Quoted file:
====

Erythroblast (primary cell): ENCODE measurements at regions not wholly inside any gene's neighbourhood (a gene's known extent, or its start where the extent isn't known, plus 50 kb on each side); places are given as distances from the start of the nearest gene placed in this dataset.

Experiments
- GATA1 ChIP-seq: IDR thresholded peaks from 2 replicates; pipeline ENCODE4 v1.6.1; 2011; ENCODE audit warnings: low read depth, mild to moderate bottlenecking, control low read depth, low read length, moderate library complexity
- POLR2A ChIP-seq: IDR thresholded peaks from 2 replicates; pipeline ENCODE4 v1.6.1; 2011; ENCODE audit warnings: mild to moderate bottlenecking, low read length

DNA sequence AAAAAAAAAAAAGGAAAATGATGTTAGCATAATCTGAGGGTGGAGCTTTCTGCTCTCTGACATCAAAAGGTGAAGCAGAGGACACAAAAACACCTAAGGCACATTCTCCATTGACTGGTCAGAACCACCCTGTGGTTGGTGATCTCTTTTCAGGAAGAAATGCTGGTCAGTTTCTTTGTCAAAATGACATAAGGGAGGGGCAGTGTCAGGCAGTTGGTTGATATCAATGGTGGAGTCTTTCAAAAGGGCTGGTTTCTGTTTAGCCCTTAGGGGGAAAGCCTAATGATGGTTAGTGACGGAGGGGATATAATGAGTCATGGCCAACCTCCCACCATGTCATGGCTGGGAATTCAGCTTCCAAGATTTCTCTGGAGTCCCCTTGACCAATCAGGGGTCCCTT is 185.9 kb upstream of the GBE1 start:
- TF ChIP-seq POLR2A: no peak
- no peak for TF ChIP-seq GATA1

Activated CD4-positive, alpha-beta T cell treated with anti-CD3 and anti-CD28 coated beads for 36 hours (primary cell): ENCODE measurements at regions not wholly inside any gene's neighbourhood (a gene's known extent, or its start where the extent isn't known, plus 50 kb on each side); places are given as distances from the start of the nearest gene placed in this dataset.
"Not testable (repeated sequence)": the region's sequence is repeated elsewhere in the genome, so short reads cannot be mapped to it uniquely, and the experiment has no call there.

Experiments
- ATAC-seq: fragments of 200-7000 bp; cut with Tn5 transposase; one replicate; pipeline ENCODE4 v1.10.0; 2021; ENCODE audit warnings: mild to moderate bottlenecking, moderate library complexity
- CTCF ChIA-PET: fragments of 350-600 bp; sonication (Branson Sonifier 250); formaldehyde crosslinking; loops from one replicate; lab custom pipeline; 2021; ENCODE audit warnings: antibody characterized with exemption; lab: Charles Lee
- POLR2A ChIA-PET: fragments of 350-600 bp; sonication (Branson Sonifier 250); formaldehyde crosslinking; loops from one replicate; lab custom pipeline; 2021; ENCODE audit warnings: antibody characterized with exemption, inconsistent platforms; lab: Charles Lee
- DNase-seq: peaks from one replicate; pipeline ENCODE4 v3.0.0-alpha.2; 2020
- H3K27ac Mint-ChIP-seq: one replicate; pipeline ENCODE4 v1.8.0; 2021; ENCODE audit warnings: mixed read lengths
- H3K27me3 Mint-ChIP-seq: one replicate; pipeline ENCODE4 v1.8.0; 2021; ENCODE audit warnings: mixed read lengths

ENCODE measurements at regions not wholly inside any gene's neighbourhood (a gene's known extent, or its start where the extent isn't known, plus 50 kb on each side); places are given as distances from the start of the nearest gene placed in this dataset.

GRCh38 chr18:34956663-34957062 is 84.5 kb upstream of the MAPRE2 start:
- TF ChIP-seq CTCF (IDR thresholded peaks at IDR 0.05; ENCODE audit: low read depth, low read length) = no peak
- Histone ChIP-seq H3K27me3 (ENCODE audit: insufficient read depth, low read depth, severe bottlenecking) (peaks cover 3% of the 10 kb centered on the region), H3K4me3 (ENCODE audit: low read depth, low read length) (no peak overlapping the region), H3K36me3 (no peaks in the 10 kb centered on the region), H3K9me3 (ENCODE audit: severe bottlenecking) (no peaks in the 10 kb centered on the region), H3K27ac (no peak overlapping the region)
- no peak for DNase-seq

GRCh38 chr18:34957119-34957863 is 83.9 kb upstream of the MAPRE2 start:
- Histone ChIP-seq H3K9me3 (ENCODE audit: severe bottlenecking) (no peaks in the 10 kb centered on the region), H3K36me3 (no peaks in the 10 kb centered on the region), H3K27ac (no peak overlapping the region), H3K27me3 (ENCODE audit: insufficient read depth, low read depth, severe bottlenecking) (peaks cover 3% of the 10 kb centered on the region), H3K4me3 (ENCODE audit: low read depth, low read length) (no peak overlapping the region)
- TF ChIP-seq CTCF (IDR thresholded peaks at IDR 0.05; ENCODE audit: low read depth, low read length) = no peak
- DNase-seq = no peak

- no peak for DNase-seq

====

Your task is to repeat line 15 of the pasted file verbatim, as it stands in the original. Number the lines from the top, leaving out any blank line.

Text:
- H3K27ac Mint-ChIP-seq: one replicate; pipeline ENCODE4 v1.8.0; 2021; ENCODE audit warnings: mixed read lengths